James Ravilious : Celebrations
A sunny day in June and a drive up through Devon from Somerset to Barnstaple to visit an exhibition at The Barnstaple and North Devon Museum. It is here that an archive of about 200 original black and white photographs of James Ravilious are held and presently about 50 of these are on show under the title “Celebrations”. It has been something of a journey coming here as I first made direct enquires about James Ravilious last year. The Museum said they had no prints at the time (an inexperienced member of staff it seems had spoken to me) and was directed to the Beaford Arts Centre for which James Ravilious worked; finally, I was in contact with Robin Ravilious, James’ widow, who has a website in memory of his work and who sometimes gives talks. Robin confirmed that the museum did have a substantial archive of original works but it was not until the exhibition came about did I decide to visit, encouraged in part by Jesse Alexander, OCA photography curriculum leader.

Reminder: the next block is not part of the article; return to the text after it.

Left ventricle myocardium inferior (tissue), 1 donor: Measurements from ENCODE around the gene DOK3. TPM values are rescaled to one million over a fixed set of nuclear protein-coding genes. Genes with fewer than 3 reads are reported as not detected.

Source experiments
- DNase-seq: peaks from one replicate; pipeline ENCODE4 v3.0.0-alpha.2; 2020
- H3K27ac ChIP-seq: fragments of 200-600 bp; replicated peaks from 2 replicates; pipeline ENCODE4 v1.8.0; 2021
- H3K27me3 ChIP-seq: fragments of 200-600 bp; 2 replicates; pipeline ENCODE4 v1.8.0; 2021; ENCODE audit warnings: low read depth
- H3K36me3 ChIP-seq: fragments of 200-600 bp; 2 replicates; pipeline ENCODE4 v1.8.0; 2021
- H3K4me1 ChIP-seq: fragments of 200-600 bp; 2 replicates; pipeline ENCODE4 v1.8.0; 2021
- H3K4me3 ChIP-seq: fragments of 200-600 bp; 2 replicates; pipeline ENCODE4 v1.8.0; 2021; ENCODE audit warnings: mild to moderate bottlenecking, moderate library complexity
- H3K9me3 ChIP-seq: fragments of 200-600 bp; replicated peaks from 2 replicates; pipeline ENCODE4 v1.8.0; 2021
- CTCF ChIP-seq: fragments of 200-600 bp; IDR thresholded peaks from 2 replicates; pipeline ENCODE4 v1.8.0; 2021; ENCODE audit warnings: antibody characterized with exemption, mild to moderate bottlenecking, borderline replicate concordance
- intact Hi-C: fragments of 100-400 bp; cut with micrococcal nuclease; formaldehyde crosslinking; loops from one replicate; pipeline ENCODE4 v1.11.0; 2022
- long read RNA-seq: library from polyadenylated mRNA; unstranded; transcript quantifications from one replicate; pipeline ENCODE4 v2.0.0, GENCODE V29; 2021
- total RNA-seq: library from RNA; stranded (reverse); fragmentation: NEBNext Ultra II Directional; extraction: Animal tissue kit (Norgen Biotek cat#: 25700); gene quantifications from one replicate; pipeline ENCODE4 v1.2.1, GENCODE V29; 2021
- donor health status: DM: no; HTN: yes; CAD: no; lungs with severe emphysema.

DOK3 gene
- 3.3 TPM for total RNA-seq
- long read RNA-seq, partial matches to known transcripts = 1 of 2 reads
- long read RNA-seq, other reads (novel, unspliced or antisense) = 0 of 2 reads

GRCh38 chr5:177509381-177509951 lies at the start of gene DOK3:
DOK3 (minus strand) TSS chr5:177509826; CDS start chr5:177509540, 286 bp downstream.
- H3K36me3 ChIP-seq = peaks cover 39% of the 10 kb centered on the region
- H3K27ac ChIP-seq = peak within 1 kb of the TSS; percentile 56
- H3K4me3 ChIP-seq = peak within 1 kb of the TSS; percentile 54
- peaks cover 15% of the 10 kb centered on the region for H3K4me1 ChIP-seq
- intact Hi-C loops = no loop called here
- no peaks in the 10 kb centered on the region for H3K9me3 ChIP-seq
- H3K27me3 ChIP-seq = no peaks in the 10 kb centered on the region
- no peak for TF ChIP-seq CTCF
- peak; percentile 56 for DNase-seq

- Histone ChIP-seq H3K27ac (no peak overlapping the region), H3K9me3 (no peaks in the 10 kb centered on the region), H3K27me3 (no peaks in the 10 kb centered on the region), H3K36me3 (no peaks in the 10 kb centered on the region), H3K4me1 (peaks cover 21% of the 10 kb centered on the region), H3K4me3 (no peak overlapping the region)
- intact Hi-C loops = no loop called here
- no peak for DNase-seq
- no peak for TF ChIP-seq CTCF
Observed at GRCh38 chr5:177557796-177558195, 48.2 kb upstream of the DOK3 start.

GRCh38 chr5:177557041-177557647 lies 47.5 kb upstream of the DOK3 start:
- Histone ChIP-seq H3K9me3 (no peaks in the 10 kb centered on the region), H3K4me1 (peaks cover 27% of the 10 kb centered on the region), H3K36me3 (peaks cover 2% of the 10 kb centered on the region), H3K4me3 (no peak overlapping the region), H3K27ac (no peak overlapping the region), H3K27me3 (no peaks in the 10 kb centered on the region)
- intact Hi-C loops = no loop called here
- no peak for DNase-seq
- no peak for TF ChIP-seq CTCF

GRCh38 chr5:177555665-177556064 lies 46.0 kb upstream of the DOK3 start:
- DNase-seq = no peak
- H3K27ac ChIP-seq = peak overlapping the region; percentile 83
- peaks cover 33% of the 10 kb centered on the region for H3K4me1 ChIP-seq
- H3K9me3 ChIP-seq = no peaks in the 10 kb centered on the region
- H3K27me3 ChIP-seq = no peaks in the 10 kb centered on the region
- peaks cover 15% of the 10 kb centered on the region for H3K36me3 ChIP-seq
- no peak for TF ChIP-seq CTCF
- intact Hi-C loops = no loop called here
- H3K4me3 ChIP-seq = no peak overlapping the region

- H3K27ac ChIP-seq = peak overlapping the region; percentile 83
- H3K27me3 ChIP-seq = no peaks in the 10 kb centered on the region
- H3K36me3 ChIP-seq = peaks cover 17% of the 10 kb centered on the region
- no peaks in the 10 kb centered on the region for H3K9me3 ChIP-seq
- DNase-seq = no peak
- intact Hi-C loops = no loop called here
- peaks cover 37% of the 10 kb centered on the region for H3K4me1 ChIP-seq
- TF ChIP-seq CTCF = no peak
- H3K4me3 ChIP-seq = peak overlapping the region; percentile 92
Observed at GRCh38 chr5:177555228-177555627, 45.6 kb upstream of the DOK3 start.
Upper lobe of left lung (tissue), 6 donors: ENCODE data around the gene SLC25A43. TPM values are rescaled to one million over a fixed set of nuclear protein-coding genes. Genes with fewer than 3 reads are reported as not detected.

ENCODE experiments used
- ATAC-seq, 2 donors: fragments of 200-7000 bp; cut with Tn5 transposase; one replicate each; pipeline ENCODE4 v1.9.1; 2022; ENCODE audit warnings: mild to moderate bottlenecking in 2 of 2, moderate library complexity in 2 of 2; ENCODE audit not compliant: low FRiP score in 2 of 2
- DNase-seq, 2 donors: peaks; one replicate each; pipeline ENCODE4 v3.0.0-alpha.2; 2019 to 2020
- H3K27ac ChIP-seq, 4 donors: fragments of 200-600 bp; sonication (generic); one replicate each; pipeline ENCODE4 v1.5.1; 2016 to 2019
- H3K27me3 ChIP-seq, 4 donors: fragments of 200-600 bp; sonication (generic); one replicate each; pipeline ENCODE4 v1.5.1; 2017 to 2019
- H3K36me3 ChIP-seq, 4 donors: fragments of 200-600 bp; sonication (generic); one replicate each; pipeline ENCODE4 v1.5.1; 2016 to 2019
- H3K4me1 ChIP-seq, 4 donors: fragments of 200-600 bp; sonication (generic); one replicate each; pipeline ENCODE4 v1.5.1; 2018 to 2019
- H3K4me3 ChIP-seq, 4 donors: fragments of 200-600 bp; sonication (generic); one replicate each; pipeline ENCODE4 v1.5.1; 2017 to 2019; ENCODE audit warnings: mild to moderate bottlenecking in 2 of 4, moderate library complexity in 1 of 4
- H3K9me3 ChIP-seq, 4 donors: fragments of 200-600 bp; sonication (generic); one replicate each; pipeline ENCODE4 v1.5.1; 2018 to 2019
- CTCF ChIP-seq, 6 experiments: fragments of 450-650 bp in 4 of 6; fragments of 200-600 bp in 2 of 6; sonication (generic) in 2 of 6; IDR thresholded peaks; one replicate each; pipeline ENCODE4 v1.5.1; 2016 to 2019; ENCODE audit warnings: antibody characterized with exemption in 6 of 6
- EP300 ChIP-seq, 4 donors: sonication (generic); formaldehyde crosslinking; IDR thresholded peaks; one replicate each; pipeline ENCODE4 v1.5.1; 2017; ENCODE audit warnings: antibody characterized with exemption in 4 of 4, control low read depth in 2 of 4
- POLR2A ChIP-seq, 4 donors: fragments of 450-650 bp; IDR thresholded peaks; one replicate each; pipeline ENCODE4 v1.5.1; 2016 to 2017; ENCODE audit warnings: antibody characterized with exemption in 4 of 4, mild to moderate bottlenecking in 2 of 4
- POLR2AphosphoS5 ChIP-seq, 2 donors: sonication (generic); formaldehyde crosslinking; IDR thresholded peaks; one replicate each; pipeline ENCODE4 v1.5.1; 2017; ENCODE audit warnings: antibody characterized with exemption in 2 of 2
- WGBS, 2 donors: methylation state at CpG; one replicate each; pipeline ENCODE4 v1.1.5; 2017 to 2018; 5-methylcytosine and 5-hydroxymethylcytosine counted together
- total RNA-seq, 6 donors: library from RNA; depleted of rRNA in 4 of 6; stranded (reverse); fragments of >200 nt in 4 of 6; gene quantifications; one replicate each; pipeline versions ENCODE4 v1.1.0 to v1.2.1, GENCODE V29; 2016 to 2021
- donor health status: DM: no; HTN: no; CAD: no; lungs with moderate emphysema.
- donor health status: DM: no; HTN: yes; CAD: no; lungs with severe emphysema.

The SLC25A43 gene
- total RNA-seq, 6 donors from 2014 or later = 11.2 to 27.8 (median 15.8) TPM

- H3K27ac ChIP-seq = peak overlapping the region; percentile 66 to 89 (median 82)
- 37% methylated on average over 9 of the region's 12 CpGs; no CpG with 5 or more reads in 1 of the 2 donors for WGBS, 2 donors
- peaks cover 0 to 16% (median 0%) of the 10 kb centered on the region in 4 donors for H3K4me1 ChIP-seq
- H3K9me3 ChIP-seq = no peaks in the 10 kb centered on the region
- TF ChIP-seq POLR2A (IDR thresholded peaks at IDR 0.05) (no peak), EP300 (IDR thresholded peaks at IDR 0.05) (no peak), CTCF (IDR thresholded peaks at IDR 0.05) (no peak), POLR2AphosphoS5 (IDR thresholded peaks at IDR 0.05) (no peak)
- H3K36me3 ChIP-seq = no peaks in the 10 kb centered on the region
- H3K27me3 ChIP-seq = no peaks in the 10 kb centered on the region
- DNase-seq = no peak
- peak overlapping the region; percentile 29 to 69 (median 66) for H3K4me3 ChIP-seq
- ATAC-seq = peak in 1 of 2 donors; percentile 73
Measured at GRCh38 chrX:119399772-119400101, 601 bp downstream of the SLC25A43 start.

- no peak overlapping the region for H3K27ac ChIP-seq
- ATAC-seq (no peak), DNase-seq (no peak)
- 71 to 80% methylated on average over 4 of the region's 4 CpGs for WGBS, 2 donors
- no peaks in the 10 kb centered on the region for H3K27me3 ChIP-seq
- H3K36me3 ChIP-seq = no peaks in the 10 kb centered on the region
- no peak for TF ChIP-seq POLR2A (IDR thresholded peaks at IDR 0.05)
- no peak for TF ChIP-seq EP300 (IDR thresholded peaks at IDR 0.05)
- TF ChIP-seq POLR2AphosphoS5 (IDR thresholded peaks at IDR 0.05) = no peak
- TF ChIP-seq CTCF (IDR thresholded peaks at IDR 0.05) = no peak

Arriving at the museum, I soon came across a display of James Ravilious memorabilia. The book “An English Eye” I had studied last year, reading some of the text and taking in the photographs that give a good understanding of what James Ravilious’s work is about. Apart from this book, there is also an award winning video narrated by Alan Bennett and featuring among others, Robin Ravilious. There is also another book, “Down the Deep Lanes” which is book about the west country lavishly illustrated by James Ravilious’s black and white photographs. Ravilious’s photographs are all in black and white, made in the days of film and the chemical or wet darkroom.